Oct. 4 (Bloomberg) -- An abstract painting by Zao Wou-ki fetched an auction record price last night, pushing Sotheby’s sales of modern and contemporary Asian art to HK$647 million ($83 million), as Chinese buyers battled for the artist’s work.
An unidentified woman in a black lace dress calmly placed the winning bid of HK$68.98 million in the saleroom in Hong Kong. The 1968 work, “10.1.68,” led 18 lots by the painter that drew strong bidding as offerings from other artists went unsold.
Bidders also vied for contemporary names such as Zhang Xiaogang and Zeng Fanzhi on the day that the Hang Seng stocks index in the city tumbled 4.4 percent amid signs that China’s economic growth is slowing. The buildup in the country’s wealth will help keep prices rising, said Pascal de Sarthe, a gallery owner who has been selling Zao’s works for 20 years.
“The Chinese have financial power and are buying their own artists first,” said de Sarthe, who forecasts that Zao’s works will sell for as much as $50 million in 10 years. “Money follows art, and art follows money.”
The effect of the current stock market turbulence was felt more strongly during the weekend’s wine sales, when collectors passed on oversized bottles of Chateau Lafite Rothschild, the first time in the past 17 wine auctions in Hong Kong that the auction house failed to sell every bottle.
Sotheby’s autumn sale began on Oct. 1 after the Standard & Poor’s 500 Index had its worst quarter since the end of 2008. The top lot in the two days of wine purchases, worth a total of HK$99.1 million, was the sale of a 12-bottle case of 1988 Domaine de la Romanee-Conti Burgundy for HK$907,500.
“There weren’t so many buyers,” said Liu Dan, a Beijing- based collector who picked up six cases of Chateau Mouton Rothschild 1996 vintage for $HK48,400 each. “Prices were cheap.”
Sotheby’s has raised HK$879 million during the first three days of its Hong Kong Autumn sales that included the wine and modern and contemporary Asian art. The six days of sales feature 3,400 lots of porcelain, art and jewels that New York-based Sotheby’s forecast will raise more than HK$2.7 billion.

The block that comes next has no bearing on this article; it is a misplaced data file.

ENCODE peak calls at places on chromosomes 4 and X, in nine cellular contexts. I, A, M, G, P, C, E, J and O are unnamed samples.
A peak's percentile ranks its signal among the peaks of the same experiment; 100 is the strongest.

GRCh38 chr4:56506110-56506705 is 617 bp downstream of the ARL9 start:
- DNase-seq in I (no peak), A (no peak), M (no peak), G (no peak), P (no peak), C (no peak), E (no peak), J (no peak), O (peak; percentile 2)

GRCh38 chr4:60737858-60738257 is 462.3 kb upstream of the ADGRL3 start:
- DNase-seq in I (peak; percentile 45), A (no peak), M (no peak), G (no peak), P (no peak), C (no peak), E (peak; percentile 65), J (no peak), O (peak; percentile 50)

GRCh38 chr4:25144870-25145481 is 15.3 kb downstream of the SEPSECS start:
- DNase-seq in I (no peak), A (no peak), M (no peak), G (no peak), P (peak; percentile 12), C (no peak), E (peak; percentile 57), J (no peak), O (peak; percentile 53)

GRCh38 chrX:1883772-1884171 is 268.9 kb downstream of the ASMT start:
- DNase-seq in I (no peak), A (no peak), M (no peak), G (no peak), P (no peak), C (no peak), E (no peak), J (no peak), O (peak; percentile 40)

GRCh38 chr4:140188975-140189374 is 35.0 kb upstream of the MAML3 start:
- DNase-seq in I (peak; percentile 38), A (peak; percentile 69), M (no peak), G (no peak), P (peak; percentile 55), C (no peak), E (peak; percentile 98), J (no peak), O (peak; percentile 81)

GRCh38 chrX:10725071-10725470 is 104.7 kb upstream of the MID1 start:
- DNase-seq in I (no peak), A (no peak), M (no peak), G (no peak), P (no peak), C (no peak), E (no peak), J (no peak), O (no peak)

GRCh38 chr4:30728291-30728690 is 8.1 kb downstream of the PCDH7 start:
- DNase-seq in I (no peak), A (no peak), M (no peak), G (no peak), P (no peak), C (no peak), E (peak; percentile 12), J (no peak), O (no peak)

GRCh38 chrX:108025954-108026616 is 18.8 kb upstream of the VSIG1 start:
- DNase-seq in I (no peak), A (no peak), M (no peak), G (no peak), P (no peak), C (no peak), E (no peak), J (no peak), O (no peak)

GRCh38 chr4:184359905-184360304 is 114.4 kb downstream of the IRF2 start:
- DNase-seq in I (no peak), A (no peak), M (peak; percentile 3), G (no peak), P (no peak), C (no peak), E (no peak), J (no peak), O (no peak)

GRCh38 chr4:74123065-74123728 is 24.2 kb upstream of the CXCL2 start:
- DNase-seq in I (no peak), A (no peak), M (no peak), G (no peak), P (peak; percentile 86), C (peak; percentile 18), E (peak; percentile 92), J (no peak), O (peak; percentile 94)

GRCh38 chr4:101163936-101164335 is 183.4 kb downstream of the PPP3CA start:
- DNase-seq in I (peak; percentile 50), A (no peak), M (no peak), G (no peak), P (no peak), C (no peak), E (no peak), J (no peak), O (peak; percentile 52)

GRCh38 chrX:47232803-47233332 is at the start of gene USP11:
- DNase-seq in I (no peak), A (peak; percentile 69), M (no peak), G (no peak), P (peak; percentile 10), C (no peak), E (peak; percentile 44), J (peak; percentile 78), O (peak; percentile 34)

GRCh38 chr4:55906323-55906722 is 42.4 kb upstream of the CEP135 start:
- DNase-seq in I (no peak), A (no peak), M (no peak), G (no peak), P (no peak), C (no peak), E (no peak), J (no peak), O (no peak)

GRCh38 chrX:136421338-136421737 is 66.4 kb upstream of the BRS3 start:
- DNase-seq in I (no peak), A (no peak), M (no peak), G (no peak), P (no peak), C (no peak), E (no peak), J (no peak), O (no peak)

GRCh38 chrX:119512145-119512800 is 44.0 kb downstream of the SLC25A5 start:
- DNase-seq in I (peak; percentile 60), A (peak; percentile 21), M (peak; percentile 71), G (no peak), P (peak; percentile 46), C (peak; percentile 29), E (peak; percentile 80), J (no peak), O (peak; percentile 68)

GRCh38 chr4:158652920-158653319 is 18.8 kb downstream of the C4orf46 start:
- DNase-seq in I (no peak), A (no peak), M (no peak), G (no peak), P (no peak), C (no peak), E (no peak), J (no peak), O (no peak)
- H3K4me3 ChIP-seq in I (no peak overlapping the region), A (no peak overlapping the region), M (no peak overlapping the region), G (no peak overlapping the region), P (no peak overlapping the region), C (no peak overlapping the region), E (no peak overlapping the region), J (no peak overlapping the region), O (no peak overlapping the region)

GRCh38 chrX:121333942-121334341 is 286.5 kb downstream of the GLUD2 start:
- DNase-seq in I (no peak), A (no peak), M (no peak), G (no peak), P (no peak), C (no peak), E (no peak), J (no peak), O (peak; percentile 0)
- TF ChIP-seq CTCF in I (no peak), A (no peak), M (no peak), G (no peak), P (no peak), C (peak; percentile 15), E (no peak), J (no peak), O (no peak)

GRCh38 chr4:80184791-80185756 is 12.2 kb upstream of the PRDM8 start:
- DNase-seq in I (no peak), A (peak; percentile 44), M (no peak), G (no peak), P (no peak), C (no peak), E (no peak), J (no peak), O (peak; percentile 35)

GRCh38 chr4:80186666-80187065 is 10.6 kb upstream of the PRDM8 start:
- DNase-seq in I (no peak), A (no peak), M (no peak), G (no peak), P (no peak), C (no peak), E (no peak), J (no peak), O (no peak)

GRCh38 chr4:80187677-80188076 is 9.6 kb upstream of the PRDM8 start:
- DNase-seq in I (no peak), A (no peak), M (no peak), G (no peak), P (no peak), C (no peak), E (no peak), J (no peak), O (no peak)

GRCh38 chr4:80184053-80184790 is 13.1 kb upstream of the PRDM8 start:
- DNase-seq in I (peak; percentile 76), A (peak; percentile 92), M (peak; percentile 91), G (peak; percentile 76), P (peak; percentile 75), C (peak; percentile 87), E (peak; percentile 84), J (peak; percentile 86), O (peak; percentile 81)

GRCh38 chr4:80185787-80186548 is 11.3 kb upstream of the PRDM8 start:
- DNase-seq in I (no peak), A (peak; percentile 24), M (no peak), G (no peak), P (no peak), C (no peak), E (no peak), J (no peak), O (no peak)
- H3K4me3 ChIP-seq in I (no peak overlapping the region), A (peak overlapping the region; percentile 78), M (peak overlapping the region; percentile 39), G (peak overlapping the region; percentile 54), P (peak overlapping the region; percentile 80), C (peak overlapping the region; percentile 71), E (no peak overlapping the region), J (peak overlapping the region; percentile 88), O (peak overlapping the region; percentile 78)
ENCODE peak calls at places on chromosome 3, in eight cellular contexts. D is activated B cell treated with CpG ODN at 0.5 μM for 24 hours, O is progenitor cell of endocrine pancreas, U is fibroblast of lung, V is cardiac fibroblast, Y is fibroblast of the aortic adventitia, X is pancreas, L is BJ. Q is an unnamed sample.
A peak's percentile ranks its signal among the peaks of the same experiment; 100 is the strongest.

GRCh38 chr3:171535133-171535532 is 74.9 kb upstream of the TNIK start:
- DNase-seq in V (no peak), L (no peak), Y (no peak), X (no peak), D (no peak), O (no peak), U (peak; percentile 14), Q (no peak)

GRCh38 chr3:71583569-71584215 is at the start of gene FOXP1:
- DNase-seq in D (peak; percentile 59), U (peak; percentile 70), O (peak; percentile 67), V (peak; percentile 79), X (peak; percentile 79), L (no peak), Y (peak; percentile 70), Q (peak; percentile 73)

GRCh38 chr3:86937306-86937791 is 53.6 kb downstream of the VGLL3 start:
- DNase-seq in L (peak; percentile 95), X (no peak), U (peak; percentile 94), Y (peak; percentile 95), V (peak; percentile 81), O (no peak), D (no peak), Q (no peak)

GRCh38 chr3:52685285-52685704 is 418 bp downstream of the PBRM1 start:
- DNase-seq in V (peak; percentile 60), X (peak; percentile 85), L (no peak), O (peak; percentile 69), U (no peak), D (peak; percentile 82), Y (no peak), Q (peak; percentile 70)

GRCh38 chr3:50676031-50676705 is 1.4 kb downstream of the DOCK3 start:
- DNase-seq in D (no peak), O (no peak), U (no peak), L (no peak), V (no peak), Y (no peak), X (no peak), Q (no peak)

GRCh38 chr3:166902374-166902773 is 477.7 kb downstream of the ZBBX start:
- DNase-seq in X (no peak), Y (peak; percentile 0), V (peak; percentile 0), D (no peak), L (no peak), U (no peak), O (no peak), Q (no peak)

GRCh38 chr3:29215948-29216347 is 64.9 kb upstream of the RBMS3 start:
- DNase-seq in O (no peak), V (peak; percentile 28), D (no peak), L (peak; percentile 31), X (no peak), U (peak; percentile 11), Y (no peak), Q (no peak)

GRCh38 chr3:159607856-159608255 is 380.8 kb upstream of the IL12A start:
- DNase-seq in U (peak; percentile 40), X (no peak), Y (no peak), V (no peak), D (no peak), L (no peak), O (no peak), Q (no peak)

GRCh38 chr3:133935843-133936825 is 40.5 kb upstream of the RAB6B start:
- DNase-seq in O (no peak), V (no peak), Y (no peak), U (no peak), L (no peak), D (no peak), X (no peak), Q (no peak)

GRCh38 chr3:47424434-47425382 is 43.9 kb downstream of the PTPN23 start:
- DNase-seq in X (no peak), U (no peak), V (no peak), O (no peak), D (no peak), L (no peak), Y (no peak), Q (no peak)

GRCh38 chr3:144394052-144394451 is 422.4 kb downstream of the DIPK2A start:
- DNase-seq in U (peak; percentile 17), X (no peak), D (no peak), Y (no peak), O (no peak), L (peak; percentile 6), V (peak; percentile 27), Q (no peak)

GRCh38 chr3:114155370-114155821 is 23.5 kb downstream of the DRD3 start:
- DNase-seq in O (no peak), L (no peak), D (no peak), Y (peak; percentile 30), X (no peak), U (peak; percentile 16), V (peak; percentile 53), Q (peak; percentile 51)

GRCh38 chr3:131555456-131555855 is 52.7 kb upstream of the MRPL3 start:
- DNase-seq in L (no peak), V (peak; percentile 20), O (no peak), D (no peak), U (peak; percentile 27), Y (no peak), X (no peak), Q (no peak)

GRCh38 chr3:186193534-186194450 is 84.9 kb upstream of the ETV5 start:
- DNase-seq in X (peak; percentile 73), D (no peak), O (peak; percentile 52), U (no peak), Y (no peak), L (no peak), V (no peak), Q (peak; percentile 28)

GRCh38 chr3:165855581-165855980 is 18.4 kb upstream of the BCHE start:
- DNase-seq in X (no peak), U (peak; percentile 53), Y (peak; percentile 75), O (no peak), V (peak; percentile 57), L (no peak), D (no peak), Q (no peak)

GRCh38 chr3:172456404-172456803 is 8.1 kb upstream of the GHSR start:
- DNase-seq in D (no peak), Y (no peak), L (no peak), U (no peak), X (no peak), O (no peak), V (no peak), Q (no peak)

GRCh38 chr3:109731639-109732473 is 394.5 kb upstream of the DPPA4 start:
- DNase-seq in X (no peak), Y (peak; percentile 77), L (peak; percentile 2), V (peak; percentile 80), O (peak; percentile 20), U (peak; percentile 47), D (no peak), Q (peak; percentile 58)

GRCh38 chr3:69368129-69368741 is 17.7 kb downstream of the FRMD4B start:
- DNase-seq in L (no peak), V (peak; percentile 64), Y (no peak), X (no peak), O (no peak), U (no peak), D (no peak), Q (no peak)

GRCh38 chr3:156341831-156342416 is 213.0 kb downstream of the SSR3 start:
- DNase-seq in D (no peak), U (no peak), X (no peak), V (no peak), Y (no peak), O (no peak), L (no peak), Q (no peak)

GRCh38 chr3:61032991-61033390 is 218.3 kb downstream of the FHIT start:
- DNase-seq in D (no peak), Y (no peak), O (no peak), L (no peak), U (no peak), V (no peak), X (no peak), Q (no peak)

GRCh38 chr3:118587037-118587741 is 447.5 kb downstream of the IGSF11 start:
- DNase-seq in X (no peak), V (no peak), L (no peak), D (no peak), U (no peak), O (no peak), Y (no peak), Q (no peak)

Sunday’s wine sale suggests that the steady climb in first growth Bordeaux is finally leveling out, dealers said.
“Before prices were getting pretty insane,” said Serena Sutcliff, head of International Wine for Sotheby’s who noted that Burgundy prices keep climbing. “Today there was some good value,” she said on Sunday.
On Oct. 2, the top lot of a contemporary Chinese art sale was a painting by Zeng Fanzhi, which sold for $HK20.3 million, compared with a high estimate of HK$20 million that doesn’t include the buyer’s premium. The evening sale of 90 works amassed by Guy Ullens, founder of Beijing’s largest private art museum, raised HK$132.4 million, with 93 percent of the lots sold.
Yesterday, an oil by Zhang Xiaogang from his Bloodline series sold for HK$65.6 million, close to the HK$65 million high estimate. At Sotheby’s April sale in the city, Zhang’s triptych “Forever Lasting Love” fetched HK$79 million with fees, more than double the HK$30 million top estimate.
Sotheby’s autumn sale series has 200 fewer lots than its April auction in Hong Kong, which took a record HK$3.49 billion, compared with an estimate of HK$2.7 billion, the auction house said. The star lot in the spring sale, an 18th-century Chinese vase worth more than $23 million, failed to find a buyer.
Sotheby’s is offering 36 works by Zhang Daqian today, followed by rare porcelains from the Meiyintang collection tomorrow. Watches and jewelry from the estate of Hong Kong singer and actress Anita Mui also go on sale the same day.
Buyer’s premium, the commission added to the hammer price of works sold, is 25 percent for the first HK$400,000, 20 percent for lots fetching as much as HK$8 million, and 12 percent above that. The wine premium is a flat 21 percent. Estimates reflect the hammer price, before premium.
Potential buyers who aren’t represented at the Hong Kong Convention and Exhibition Centre sale can bid via Sotheby’s online bidding system.
--With assistance from Scott Reyburn in London. Editors: Mark Beech, Adam Majendie.
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